Darjeeling legends A fascinating footnote to Himalayan history
The amazing couple who played a pivotal role in Himalayan mountaineering , persuading Tenzing to take part in the 1953 Everest expedition, providing porters for Kangchenjunga, and a last resting place for Frank Smythe.
The Mystery Woman of the Himalayas
Over the years, in expedition accounts from the 1940s and 50s, I’ve come across frequent references to the Rungneet tea plantation in Darjeeling and the couple who owned it, Jack and Jill Henderson. They hosted several major expedition in the early 1950s and Jill Henderson played a small but intriguing role in Himalayan history. I have never seen any photographs of her until I found this transparency in the late Tony Streather’s collection a few months ago. It’s an image taken at Rungneet on the day that Tony and the other members of Charles Evans’s expedition set off for Kangchenjunga in 1955. Foreground right there are cars and lorries loaded with porters and Sherpas, foreground left in the light blue twin-set there’s Jill Henderson. Her husband may be the man in the background in the linen jacket but I’m not quite sure.
Jill Henderson was the Honorary Secretary of the Himalayan Club between 1951–1955, and in this role she organised the Sherpa teams for several expeditions. The club had been set up in 1928 as a kind of Indian version of the Alpine Club. Initially it arranged talks and events and maintained a library and a journal but as Himalayan climbing developed, the club took on another role, helping to organise Sherpas and porters. Its officers liaised with foreign and local expeditions, agreed rates of pay and organised logbooks for Sherpas to record their expeditions and their achievements.
From Essex to Darjeeling
It is unclear why she got involved in the Himalayan club but Jill Henderson, née Enid Newman, was born in Essex in 1905; her husband Jack was born in China, nine years earlier. When they married, Enid became known as Jill. By the late forties they were well established at the Rungneet plantation. After the first expeditions to Kangchenjunga and the Tibetan side of Everest, Darjeeling had become the jumping off point for Himalayan expeditions and it remained so for anyone heading for the Eastern Himalayas. In 1949 the Hendersons hosted Frank Smythe on his final trip to India which ended in his death from suspected cerebral malaria. They looked after John Kempe’s Kangchenjunga reconnaissance team in 1954, and in the following year hosted Evans’ team at the beginning and end of the expedition. While they were on the hill, the Hendersons organised their mail and sent them bottles of Veuve Cliquot to celebrate their success. At the end they came out to greet them with crates of beer and sandwiches and organised a party with the French Makalu team.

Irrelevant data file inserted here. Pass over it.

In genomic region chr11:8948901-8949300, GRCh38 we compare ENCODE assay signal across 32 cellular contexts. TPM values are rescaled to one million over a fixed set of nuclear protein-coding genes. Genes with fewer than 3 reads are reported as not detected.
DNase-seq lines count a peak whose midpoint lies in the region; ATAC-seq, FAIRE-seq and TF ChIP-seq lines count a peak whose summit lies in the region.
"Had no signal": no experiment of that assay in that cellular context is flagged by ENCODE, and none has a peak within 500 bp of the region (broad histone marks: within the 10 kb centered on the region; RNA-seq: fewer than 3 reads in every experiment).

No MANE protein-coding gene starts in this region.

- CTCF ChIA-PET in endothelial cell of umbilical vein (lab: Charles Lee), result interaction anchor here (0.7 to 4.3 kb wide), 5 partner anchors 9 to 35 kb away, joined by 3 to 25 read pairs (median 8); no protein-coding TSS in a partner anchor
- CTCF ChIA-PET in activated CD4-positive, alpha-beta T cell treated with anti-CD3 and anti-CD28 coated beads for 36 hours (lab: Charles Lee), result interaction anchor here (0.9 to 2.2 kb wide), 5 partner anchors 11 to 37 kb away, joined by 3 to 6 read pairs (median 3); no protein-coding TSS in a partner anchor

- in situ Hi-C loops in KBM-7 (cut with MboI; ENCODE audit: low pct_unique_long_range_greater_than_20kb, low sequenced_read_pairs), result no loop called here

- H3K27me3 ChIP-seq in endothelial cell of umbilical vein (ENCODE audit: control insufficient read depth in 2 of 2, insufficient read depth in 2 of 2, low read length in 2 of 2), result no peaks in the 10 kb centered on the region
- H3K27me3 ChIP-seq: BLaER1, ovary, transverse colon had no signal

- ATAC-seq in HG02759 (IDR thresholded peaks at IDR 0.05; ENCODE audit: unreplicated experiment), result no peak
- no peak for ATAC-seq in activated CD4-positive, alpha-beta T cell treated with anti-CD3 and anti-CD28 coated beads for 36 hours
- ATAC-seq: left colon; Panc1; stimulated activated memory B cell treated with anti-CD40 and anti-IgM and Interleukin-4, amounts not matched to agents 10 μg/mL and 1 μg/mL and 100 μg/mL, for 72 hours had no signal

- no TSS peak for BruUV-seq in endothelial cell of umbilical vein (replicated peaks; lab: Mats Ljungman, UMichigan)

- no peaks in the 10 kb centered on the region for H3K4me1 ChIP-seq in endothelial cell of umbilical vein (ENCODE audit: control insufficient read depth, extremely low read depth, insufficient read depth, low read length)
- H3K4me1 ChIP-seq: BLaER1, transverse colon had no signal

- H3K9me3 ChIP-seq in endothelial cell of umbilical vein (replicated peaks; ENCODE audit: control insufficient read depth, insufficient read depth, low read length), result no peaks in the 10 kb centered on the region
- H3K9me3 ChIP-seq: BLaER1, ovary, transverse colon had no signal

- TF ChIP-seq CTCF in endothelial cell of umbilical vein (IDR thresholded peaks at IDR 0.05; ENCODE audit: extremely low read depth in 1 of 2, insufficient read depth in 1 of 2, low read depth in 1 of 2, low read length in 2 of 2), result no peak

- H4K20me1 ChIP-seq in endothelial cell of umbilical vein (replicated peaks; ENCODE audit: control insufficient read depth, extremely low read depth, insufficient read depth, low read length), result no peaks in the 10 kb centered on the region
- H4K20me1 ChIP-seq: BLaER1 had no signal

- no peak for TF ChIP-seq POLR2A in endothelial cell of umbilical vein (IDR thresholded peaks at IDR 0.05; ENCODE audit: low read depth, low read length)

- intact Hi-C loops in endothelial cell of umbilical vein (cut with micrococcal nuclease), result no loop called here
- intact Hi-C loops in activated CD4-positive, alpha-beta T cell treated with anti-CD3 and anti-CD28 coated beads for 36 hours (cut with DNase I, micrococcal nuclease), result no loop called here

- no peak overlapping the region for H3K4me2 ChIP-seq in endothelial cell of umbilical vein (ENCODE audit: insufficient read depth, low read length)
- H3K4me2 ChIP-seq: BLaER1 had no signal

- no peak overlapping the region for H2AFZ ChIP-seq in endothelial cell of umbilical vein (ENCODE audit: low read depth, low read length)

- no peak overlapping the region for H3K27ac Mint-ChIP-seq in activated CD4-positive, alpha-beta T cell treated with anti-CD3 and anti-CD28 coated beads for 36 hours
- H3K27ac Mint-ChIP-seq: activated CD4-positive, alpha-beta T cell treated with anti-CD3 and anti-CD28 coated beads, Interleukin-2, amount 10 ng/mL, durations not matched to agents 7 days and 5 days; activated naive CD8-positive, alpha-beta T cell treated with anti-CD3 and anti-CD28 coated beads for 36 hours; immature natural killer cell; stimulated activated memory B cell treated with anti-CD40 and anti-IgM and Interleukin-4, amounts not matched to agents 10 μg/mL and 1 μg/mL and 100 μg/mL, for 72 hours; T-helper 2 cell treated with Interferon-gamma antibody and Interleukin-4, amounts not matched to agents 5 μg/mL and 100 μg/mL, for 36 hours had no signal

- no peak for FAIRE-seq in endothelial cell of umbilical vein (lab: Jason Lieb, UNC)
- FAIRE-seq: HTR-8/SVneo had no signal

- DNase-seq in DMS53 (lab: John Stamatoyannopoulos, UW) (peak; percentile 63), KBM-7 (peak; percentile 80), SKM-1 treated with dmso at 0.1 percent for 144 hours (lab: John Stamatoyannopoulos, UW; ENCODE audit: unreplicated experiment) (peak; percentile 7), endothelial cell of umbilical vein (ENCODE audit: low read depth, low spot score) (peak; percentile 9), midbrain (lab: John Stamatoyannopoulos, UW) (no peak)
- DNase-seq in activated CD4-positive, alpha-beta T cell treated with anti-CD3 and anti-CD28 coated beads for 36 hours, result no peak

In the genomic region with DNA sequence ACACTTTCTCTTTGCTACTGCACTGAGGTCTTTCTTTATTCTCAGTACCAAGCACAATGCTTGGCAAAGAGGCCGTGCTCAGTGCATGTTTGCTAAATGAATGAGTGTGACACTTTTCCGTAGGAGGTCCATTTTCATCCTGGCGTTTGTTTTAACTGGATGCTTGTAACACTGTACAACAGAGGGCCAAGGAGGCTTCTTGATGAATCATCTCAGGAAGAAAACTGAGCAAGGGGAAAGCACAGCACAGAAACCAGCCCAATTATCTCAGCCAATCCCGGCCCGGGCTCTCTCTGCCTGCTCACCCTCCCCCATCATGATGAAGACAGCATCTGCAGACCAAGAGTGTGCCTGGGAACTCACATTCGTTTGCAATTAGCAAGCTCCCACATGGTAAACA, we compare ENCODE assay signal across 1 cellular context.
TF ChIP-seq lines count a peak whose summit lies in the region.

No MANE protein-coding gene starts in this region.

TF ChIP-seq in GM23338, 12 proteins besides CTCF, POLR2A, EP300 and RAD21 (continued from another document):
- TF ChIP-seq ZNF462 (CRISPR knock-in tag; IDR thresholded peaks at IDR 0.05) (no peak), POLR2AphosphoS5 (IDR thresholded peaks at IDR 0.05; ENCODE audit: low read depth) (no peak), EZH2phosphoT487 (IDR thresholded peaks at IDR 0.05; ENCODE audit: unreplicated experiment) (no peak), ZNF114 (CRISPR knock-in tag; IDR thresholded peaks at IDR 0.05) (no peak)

It wasn’t just a question of being a generous host. Jill Henderson also played a small but crucial part in the 1953 Everest expedition, persuading Tenzing Norgay that he should join the British team. In the spring of 1952, he had taken part in the first of two Swiss expeditions to Everest and had formed a very strong bond with the Swiss team and Raymond Lambert in particular. When in early September, Jill invited him to join the British 1953 team, initially under Eric Shipton’s leadership, he told her that he was unlikely to say yes because “he feels that he will have had enough of Everest for a time”.
Later that autumn Tenzing took part in a second Swiss Everest expedition. It was unsuccessful and Tenzing returned to Darjeeling exhausted and ill and 16 lbs lighter. He had however enjoyed himself tremendously and told friends that he enjoyed working with the Swiss more than the British and hoped to return with them in 1955 for a third crack at Everest. When Jill Henderson approached him for a second time in January 1953, he repeated his reservations and his wife Ang Lhamu added that she did not want him to go anywhere before he had fully recovered. As Jill Henderson wrote to John Hunt:
He is looking extremely pulled down at the moment. He is ready to go as far as Camp 3, this means that he will arrange porterage, logs for bridging etc but not to climb
Ovaltine and old lace
Eventually, after plying him with sweet words, milk and Ovaltine for several weeks, Tenzing was persuaded to sign up and to help recruit a strong party of Sherpas, but only as he insisted if he could also be made a full member of the climbing team. The rest as they say is history. When on May 29th he and Ed Hillary reached the summit, Tenzing was wearing a jumper given to him by Jill Henderson. On his triumphant return to Darjeeling, he in turn presented her with a Lhasa Apso, probably the dog in the picture, which she later entered into Crufts.
By the mid-fifties, the Himalayan climbing scene was changing as the centre of gravity moved from Darjeeling to Kathmandu. All or almost all of the high altitude Sherpas in the photo above were recruited by Dawa Tenzing in the the Solu Khumbu, though the general porters did come from Darjeeling and its vicinity. More and more expeditions started off from Nepal rather than India and Darjeeling’s climbing Sherpa community gradually contracted. The Himalayan Mountaineering Institute, where Tenzing once taught, remains magnet for Indian climbers and there is still a small Sherpa community at Tungsung Basti on the edge of Darjeeling, but today most of the Sherpa owned trekking and climbing business are based in Kathmandu.
Jill Henderson left India in 1958 for Africa and later America. She died in Stanger in South Africa in 1991 and is buried there. In 2002 Rungneet was renamed ‘The Kanchaan View Tea Estate’ and taken over by a much larger company. As for the Himalayan Club, it remains a vibrant hub for mountain culture but its focus is now on publishing the Himalayan Journal and hosting events, not on recruiting Sherpas.
Published on: Footless Crow, June 2020.